Things to Come (Mia Hansen-Løve, 2016)

things to come

The title Things to Come may conjure in the viewer many conflicting feelings. Whether it be a sort of reminder that the best is yet ahead, an inducement of a fatalistic attitude, or even a memento mori, Mia Hansen-Løve foregrounds the idea of the inevitable. However, her film concerns itself solely with the present, anchoring itself in the rush of human experience with vigor and beauty. Centering on Nathalie (Isabelle Huppert), a philosophy professor living sometime in the late 2000s, Things to Come follows her life over the course of a year (with a brief prologue and extended epilogue) as she deals with marital problems, her aging and weakened mother (played with verve by Édith Scob), and engages in more academic matters. On the surface, this premise would smack of weightlessness, but Hansen-Løve imbues it with a light, always consequential import.

The key to the success of Things to Come is, perhaps inevitably in this year, the magnificence of Isabelle Huppert. For one, her ability to relay weighty philosophical ideas both in lecture and in casual conversation with her family and friends is impressive in more than one sense of the word; she is always persuasive and adamant in her belief, but it always feels like a conversation, like Huppert embodies Nathalie’s worldview and gives it life. Even more crucial is Huppert’s physicality, an odd term to be invoking in a film where no one moves more quickly than a brisk walk. Whether it be wading through a muddy beach to find a cell phone signal or moving through her apartment, she always seems to be in motion, never rudderless or lacking in purpose—though of course she does have many crises of faith or loneliness.

Continue reading Things to Come (Mia Hansen-Løve, 2016)”

Friday December 16 – Thursday December 22

Featured Film:

La La Land at the Pacific Place and the Lincoln Square

Damien Chazelle’s follow-up to his award-winning Whiplash is a musical starring Emma Stone and Ryan Gosling, and as of right now it looks like it’s probably going to win the Best Picture Oscar. It’s not the best picture of the year, of course, but it’s good enough. Stone plays a struggling actress and Gosling a struggling pianist and they fall in love and then part because of career difficulties, like someone took the plot of New York, New York, but drained it of all the darkness and passion. The film has drawn comparisons to Jacques Demy’s Umbrellas of Cherbourg, but the broken hearts here are more signified than felt (and anyway, the Demy it most resembles is Young Girls of Rochefort, at least in that the opening number is a pale imitation of that film’s glorious intro). Still, as Hollywood recreations of New Wave recreations of Classic Hollywood go, this isn’t bad, though I’m baffled why Stone and Gosling whisper-sing through the whole movie. Stone starred in Cabaret on Broadway, shouldn’t she be able to sing out every once in awhile? It opens this week at the AMC Pacific Place and the Cinemark Lincoln Square, and you can read our full review here.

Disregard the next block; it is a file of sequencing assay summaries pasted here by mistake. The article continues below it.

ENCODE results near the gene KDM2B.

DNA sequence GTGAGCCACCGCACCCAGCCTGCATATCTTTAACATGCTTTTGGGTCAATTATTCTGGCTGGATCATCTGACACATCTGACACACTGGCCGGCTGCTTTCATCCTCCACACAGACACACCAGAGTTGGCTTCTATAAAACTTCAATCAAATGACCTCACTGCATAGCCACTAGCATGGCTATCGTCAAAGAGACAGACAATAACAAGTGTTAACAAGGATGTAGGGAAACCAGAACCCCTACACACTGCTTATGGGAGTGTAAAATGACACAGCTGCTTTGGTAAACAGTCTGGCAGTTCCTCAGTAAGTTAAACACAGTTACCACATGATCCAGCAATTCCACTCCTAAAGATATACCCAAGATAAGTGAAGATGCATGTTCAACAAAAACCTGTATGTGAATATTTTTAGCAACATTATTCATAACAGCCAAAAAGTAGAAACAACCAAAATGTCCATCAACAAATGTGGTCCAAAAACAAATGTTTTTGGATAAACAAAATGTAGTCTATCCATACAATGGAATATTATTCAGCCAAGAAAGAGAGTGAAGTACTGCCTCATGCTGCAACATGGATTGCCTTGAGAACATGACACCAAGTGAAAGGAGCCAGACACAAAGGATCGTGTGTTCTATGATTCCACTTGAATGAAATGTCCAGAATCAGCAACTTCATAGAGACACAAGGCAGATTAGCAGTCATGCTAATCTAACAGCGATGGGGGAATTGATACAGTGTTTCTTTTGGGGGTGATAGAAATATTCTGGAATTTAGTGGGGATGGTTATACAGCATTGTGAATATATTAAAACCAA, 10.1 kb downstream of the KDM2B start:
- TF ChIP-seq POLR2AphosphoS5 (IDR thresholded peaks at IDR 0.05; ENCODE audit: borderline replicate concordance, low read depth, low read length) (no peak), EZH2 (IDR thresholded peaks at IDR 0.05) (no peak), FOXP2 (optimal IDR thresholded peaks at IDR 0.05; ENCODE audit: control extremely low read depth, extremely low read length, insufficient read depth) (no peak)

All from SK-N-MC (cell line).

Playing This Week:

Central Cinema:

Elf (Jon Favreau, 2003) Fri-Tues

SIFF Egyptian:

Jackie (Pablo Larraín) Fri-Thurs

Century Federal Way:

It’s a Wonderful Life (Frank Capra, 1946) Sun & Weds Only

Grand Cinema:

The Eagle Huntress (Otto Bell) Fri-Thurs
Ali and Nino (Asif Kapadia) Fri-Tues
Elf (Jon Favreau, 2003) Sat Only
Rare Exports: A Christmas Tale (Jalmari Helander, 2010) Sat Only
Deconstructing the Beatles: The White Album Tues Only
Jackie (Pablo Larraín) Starts Weds
Miracle on 34th Street (Les Mayfield, 1947) Weds Only
White Christmas (Michael Curtiz, 1954) Thurs Only Sing-along

Grand Illusion Cinema:

It’s a Wonderful Life (Frank Capra, 1946) Fri-Thurs 35mm
The Brain (Ed Hunt, 1988) Fri Only VHS

Landmark Guild 45th:

Jackie (Pablo Larraín) Fri-Thurs

Cinemark Lincoln Square:

La La Land (Damien Chazelle) Fri-Thurs Our Review
Jackie (Pablo Larraín) Fri-Thurs
Nanna Nenu Naa Boyfriends (Bhaskar Bandi) Fri-Thurs
Dhruva (Surender Reddy) Fri-Thurs
It’s a Wonderful Life (Frank Capra, 1946) Sun & Weds Only

Northwest Film Forum:

Oyster Factory (Kazuhiro Soda) Fri & Sat Only
The Eyes of My Mother (Nicolas Pesce) Fri-Sun Only
Sin Alas (Ben Chace) Fri-Sun Only
The Eyes of the Totem (WS Van Dyke, 1927) Sun Only

AMC Pacific Place:

La La Land (Damien Chazelle) Fri-Thurs Our Review
The Wasted Times (Cheng Er) Fri-Thurs Our Review

Regal Parkway Plaza:

Befikre (Aditya Chopra) Fri-Thurs
The Super Parental Guardians (Joyce E. Bernal) Fri-Thurs
Dear Zindagi (Gauri Shinde) Fri-Thurs

Seven Gables:

The Eagle Huntress (Otto Bell) Fri-Thurs

SIFF Film Center:

The Princess Bride (Rob Reiner, 1987) Fri-Sun Quote-along
Willy Wonka & the Chocolate Factory (Mel Stuart, 1971) Fri-Thurs In Smell-O-Vision
White Christmas (Michael Curtiz, 1954) Weds & Thurs Only Sing-along

Sundance Cinemas:

Things to Come (Mia Hansen-Løve) Fri-Thurs Our Review Our Other Review
The Hollow Point (Gonzalo López-Gallego) Fri-Thurs

Varsity Theatre:

Solace (Afonso Poyart) Fri-Thurs

In Wide Release:

Moonlight (Barry Jenkins)  Our Review
Arrival (Denis Villeneuve) Our Review